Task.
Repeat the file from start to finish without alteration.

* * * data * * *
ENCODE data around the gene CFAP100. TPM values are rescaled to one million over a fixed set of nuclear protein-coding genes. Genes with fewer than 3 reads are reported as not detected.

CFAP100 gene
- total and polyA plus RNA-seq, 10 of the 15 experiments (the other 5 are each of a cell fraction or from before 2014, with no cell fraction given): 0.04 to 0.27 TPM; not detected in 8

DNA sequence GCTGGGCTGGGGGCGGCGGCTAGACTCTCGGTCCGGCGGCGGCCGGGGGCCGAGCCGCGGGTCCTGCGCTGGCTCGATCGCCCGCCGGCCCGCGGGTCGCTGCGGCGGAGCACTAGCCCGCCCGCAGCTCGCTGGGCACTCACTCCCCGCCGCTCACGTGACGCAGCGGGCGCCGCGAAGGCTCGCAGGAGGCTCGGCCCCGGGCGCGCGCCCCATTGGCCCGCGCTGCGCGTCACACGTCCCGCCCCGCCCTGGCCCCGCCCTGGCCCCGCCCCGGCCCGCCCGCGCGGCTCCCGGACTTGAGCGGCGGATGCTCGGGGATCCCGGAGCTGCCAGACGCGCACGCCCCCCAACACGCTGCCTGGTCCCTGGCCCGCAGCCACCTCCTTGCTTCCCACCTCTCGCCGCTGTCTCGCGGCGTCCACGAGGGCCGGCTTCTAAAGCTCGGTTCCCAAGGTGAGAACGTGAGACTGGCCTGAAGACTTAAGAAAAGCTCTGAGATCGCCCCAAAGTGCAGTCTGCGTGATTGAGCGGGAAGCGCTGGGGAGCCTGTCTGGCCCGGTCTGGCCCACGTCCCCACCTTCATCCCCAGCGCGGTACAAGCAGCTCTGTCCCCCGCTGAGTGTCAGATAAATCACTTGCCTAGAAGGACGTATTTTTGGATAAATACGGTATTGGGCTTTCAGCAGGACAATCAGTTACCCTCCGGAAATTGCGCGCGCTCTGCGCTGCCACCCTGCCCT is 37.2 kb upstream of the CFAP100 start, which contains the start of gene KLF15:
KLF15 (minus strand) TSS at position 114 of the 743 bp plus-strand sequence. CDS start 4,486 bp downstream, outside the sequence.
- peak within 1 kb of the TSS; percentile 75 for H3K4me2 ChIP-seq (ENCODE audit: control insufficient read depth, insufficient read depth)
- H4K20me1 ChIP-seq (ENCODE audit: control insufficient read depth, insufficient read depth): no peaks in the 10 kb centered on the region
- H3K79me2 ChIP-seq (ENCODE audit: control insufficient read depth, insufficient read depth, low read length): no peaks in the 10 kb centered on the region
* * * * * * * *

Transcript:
ENCODE data around the gene CFAP100. TPM values are rescaled to one million over a fixed set of nuclear protein-coding genes. Genes with fewer than 3 reads are reported as not detected.

CFAP100 gene
- total and polyA plus RNA-seq, 10 of the 15 experiments (the other 5 are each of a cell fraction or from before 2014, with no cell fraction given): 0.04 to 0.27 TPM; not detected in 8

DNA sequence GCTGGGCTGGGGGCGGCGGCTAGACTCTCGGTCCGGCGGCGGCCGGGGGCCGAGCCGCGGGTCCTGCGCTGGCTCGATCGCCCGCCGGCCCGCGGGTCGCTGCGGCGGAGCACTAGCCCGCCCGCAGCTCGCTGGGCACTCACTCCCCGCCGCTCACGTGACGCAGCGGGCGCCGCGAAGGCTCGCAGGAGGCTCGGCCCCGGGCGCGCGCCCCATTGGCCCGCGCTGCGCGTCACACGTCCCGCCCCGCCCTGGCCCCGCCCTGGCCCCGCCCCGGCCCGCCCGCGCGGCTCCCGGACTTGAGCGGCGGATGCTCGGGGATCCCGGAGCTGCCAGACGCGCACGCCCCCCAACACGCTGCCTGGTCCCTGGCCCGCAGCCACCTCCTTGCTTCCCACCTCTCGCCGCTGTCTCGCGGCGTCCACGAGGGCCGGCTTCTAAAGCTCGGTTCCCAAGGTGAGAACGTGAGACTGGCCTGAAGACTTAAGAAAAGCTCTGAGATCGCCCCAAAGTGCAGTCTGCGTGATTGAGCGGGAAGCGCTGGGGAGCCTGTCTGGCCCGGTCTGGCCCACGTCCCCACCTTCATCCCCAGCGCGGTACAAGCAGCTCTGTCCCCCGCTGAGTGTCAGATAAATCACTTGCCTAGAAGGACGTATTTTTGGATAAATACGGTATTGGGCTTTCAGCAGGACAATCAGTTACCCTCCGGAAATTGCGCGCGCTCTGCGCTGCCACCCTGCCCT is 37.2 kb upstream of the CFAP100 start, which contains the start of gene KLF15:
KLF15 (minus strand) TSS at position 114 of the 743 bp plus-strand sequence. CDS start 4,486 bp downstream, outside the sequence.
- peak within 1 kb of the TSS; percentile 75 for H3K4me2 ChIP-seq (ENCODE audit: control insufficient read depth, insufficient read depth)
- H4K20me1 ChIP-seq (ENCODE audit: control insufficient read depth, insufficient read depth): no peaks in the 10 kb centered on the region
- H3K79me2 ChIP-seq (ENCODE audit: control insufficient read depth, insufficient read depth, low read length): no peaks in the 10 kb centered on the region